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'India, US investment treaty will help trade'

September 25, 2012 12:39 IST

HandshakeThe bilateral investment treaty being negotiated between India and the US will help provide strong rules on investor protection and effective means for resolving business disputes between the two countries, the American government has said.

The US and Indian governments are actively engaged in Bilateral Investment Treaty negotiations, he said.

"We are aiming for a BIT that provides a high level of openness to investment across the economy, strong rules on investor protection and transparency, and effective means for resolving investment disputes," Under Secretary for Economic Growth, Energy & Environment Robert Hormats said at the annual India Investment Forum in New York on Monday.

Hormats called on Indian companies to voice support for a strong agreement that would provide them with the same protections for their investment in the US that American investors would receive in India.

"We in government are doing our part so smart investors and corporations can continue to allocate capital, investments and people to their most productive ends.

"In order to make a robust BIT agreement a reality, the business leaders from Mumbai and Manhattan -- perhaps even Delhi and Dallas, or Lucknow and Los AngelesĀ -- must spearhead private sector advocacy for an agreement," he said.

Hormats pointed out that creating a stronger US and global economy, with more jobs for Americans, is the foremost priority of the Obama administration.

The state of the global economy still poses acute challenges and the Obama administration remains focused on creating US jobs and getting the American economy growing faster.

"But job creation is not a zero-sum activity," he said, adding that America will continue to focus on representing the interests of its citizens and businesses as they participate in the global economy.

"India looms large within our economic statecraft


"When American firms look to India, they see extraordinary promise, enviable demographics, and a business culture that celebrates innovation and entrepreneurialism.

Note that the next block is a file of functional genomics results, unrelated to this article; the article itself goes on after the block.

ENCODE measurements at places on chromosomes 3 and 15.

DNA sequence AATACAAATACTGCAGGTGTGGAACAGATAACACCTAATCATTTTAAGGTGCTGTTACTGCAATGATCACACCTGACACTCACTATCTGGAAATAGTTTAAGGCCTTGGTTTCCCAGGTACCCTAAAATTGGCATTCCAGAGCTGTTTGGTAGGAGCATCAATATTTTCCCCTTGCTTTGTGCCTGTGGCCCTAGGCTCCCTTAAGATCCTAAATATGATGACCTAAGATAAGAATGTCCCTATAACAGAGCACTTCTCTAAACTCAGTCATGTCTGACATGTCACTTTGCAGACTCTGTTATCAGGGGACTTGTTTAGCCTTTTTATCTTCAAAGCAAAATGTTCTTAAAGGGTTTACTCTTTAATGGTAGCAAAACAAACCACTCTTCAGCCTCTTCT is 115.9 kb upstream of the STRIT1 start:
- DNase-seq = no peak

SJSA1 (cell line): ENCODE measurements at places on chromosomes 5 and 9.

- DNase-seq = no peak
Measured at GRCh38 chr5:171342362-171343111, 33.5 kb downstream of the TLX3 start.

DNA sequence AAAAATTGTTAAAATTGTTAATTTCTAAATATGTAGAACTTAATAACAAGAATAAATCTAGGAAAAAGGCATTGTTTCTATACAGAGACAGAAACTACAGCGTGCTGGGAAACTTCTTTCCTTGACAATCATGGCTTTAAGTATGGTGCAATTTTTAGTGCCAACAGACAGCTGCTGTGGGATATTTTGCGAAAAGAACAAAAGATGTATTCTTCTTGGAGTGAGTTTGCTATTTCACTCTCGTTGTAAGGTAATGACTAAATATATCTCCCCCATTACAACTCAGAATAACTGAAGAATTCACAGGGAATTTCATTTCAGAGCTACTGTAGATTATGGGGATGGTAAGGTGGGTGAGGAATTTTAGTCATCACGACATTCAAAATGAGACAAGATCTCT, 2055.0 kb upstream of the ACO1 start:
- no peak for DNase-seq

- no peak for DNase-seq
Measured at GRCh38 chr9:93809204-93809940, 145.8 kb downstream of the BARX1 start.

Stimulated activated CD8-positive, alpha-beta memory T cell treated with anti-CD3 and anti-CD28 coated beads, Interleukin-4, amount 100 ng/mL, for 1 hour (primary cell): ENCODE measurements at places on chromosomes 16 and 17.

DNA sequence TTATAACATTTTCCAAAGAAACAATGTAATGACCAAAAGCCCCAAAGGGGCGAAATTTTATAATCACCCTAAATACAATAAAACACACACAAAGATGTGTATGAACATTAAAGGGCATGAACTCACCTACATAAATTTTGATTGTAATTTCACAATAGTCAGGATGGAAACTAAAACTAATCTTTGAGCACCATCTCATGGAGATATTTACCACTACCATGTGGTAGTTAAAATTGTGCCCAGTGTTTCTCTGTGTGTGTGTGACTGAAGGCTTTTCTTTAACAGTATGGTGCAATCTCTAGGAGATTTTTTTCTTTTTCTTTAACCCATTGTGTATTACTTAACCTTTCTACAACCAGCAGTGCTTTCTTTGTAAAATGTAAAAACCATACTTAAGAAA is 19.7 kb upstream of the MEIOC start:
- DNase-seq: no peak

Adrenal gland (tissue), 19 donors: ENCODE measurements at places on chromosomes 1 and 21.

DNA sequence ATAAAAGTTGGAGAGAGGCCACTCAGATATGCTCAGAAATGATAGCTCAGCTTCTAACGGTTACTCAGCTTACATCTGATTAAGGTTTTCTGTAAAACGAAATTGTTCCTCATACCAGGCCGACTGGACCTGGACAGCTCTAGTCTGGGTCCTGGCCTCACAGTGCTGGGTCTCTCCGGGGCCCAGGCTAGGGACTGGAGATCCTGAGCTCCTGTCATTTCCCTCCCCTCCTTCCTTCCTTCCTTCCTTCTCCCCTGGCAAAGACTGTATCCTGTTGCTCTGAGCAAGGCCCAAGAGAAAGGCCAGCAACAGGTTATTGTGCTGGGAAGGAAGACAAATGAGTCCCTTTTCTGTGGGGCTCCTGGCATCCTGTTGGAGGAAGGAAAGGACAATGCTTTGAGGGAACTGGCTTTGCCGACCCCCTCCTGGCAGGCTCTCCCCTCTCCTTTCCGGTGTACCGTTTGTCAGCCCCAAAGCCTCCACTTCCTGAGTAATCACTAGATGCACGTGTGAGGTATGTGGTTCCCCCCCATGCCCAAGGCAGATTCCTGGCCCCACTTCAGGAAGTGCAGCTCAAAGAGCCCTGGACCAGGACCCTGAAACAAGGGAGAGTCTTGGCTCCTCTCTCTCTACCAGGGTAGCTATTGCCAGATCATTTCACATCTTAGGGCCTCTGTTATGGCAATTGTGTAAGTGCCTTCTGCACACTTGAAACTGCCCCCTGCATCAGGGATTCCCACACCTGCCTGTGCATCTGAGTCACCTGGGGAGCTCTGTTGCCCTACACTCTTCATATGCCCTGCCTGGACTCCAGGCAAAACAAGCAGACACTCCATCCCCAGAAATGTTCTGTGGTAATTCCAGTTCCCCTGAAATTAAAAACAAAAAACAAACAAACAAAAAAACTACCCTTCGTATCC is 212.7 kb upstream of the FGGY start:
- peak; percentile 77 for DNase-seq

"We all know the Indian economy has vast potential," he said.

The challenges that India is seeing due to slowdown in its gross domestic product growth, devaluation of the rupee and high inflation are surmountable, Hormats added.

He said the challenges underscore that steps toward fiscal consolidation like reducing subsidies are very important.

"Overall, the future for economic partnership between the United States and India is bright," Hormats said.

He added, however, that in the current changing global economic reality, the US is not the only one that sees the India growth opportunity and cost of inaction on part of the the US will be great.

"Staying ahead of the competition is becoming as important in international economic affairs as it is in business. India's trade with others has been accelerating at a rapid clip, and this is not happening in a vacuum," he said.

The US share of FDI into India is declining relative to countries like Japan and France.

In 2010, Japan directed more FDI into India than the US and these business ties are being cemented in trade agreements.

"Japan, Canada, and the EU aren't waiting -- they're acting. So why should we," he said.

The development of trade and transit links between Southeast and East Asia has been hindered for decades by poor regional infrastructure connectivity, the isolation of the Myanmarese government, and political mistrust between India and its neighbours.

However, Myanmar's recent political and economic reforms along with continuing efforts by India and Bangladesh to improve bilateral relations have generated new opportunities to promote US and Indian business interests and regional economic development.

"Given the vast potential, we should look to partner in this emerging region," he said.

Yoshita Singh in New York
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